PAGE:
How to let one workflow interact with multiple microservices

Hi, I have a question regarding how to use temporal in a microservice environment. Given that I have a backend with 3 microservices (calendar, notifications, users) and each of the microservices has its own database. If I want to implement for instance the user deletion process as a workflow (let’s say this process requires us to alter data in all three services), where should my workflow, actions and workers live?

As far as I’ve understood, there are several possibilities.

  1. I could first implement rest interfaces in each service that trigger the necessary steps and then implement activities that call these endpoints at some central place. I would then create a workflow calling these actions and register it with a worker, running in a separate service.
  2. I could implement actions and workflows for each of the services, while each of the workflows would only do what has to be done on this very service. The workers would also run within the services and therefore I would be able to directly access the database within the actions (??). I this scenario, one of the workflows would be the parent workflow that is called first and that would trigger the other workflows as child workflows.
  3. Similar to scenario 2 but with a central parent workflow that has a worker that is running at some central place (like in scenario 1)

Is one of the scenarios even feasible? Thanks for any help!

1 Like

All of the scenarios are feasible and were used by different users of Temporal. Here are some reasons to choose one over another.

  1. I could first implement rest interfaces in each service that trigger the necessary steps and then implement activities that call these endpoints at some central place. I would then create a workflow calling these actions and register it with a worker, running in a separate service.

This approach has a very serious drawback in the lack of flow control between the REST service and the temporal activities. For example, if the REST service is down the activities that call it are still executed leading to errors in the logs, retries, load on the system, etc. If the REST service is overloaded the activities are still executed at whatever rate they are scheduled. When a service hosts activities directly they are executed only when the service is available and has a spare capacity to execute them as activities are dispatched through Task Queues.

Another disadvantage of the REST based approach is that it doesn’t directly work for long running operations. While hosted Temporal Activities can be long running and support heartbeating.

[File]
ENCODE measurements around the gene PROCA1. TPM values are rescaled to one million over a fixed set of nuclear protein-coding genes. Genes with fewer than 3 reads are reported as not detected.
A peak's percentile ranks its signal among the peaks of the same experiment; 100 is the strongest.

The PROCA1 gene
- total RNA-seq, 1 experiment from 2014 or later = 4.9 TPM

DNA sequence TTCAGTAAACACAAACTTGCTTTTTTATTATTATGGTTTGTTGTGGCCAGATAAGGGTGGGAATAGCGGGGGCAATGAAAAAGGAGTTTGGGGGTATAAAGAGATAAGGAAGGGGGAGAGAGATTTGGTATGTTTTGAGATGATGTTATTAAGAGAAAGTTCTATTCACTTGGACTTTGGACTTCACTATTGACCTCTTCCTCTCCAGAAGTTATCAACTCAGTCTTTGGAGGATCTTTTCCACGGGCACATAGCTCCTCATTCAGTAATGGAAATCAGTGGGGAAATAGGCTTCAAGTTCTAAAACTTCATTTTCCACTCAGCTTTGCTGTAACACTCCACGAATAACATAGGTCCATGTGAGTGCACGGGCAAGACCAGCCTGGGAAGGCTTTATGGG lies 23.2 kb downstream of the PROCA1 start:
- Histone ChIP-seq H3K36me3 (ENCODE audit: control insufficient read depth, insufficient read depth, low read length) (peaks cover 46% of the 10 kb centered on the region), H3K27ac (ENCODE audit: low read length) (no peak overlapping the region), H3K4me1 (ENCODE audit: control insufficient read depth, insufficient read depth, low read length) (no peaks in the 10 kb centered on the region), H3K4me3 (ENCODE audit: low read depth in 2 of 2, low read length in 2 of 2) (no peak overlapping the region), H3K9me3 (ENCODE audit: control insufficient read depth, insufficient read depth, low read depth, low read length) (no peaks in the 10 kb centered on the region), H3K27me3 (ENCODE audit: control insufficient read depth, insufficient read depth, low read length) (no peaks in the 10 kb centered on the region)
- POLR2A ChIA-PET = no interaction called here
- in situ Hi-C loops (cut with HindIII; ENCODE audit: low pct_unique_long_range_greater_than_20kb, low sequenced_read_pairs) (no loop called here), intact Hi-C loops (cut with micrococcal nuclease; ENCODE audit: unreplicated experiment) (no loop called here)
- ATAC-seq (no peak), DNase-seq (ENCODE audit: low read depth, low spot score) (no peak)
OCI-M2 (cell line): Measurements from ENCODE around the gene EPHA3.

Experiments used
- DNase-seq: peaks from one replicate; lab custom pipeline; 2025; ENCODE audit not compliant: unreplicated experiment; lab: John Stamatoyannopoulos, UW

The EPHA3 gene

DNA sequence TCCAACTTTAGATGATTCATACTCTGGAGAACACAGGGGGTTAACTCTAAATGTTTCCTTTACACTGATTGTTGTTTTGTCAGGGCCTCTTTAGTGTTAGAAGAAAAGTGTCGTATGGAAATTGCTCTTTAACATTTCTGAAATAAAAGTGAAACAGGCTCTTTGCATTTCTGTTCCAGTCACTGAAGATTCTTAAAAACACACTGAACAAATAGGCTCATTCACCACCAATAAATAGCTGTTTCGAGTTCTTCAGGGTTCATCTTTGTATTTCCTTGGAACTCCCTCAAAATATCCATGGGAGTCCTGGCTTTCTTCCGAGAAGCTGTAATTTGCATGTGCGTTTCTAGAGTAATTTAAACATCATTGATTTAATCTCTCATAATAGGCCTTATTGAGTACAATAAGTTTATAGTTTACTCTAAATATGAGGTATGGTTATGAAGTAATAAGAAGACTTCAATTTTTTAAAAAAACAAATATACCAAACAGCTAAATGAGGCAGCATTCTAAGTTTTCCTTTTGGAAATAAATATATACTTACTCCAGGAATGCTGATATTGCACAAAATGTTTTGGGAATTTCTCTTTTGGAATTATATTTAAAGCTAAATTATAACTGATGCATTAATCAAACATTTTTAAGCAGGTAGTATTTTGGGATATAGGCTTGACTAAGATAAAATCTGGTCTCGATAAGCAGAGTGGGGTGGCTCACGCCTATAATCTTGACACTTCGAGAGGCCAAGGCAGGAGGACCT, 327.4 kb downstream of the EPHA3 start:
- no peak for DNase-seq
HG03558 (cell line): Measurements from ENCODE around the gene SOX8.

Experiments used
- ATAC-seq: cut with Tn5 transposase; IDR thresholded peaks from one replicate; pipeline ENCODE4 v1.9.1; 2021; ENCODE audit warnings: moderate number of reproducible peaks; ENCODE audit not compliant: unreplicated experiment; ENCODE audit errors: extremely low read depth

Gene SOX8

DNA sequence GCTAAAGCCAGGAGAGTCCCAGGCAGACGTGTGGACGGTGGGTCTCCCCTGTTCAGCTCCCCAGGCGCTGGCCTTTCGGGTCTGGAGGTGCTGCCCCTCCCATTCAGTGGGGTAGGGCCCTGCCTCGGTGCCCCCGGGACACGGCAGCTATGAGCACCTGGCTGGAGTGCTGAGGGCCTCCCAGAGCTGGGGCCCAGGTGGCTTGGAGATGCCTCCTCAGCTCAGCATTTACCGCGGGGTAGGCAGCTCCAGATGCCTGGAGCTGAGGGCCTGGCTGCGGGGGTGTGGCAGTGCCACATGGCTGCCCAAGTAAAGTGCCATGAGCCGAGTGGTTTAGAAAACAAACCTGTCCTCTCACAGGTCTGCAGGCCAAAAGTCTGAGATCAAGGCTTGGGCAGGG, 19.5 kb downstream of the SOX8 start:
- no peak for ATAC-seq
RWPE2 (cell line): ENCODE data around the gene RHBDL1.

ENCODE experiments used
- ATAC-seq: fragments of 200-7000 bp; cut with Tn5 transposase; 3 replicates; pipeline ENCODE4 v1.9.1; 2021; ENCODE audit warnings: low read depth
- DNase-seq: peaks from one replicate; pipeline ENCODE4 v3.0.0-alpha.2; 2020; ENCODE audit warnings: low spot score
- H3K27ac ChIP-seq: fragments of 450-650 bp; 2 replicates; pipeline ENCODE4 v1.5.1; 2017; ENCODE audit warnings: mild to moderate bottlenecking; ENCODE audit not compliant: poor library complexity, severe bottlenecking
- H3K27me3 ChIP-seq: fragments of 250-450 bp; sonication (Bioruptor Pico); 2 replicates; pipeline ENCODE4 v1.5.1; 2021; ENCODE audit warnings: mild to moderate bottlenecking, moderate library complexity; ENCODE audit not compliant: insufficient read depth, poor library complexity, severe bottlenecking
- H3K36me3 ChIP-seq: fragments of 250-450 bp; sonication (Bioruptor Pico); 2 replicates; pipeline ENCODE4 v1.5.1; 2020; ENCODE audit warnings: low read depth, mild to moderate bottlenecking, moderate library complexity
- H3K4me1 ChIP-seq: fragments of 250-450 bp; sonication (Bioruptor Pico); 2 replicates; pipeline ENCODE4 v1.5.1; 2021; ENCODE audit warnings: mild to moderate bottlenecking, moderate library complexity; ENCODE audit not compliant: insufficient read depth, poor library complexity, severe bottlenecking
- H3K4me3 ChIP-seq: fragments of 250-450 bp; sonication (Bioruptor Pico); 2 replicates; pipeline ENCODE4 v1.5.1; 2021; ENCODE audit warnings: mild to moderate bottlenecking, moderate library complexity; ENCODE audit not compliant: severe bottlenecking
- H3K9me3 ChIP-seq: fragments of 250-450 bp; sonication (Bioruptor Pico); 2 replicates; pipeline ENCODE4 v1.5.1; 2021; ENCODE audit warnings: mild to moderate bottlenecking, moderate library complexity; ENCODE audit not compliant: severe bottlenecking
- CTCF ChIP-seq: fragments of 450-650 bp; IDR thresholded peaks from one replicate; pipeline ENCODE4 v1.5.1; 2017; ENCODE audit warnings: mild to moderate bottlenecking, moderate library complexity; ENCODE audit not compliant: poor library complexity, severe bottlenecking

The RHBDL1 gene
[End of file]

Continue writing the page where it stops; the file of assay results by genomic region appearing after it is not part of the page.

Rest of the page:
The only time we recommend this approach is when you don’t have control over other services. For example, you call some third party API or an existing service owned by another team that is not yet using Temporal.

  1. I could implement actions and workflows for each of the services, while each of the workflows would only do what has to be done on this very service. The workers would also run within the services and therefore I would be able to directly access the database within the actions (??). I this scenario, one of the workflows would be the parent workflow that is called first and that would trigger the other workflows as child workflows.

The Temporal brings the maximum value with this approach. It serves as a service mesh for invocations of child workflows and activities hosted by different services. All invocations are flow controlled and operations can be long running. It also has fewer moving parts and is more secure as no direct RPC communications are happening.

  1. Similar to scenario 2 but with a central parent workflow that has a worker that is running at some central place (like in scenario 1)

To me this is the same as scenario 2 with a dedicated orchestration service. I think the decision on how to partition your application into specific services is very use case specific.

1 Like

Thank you for your detailed answer maxim. Things are a lot clearer to me now. I think I’ll try approach 2 and 3 to see which one ‘feels’ better for my system.

Hi there, any sample code for this? I don’t get it if we use option 2 (activities & workflow on each service), then how to trigger the sequence?
E.g.

  1. serviceA.do1stSomething
  2. serviceB.do2ndSomething
  3. serviceC.do3rdSomething
  4. serviceA.do4thSomething

I mean is, in existing examples, they are written in one service, so the way we implement workflow is like writing a common imperative method.
So approach 1 (calling sync REST API) is straightforward based on the examples
But I don’t see an example where model is like suggested in approach 2

Thanks

The trick is to use a different task queue name for each service. Then specify the correspondent task queue in the ActivityOptions when invoking the activity.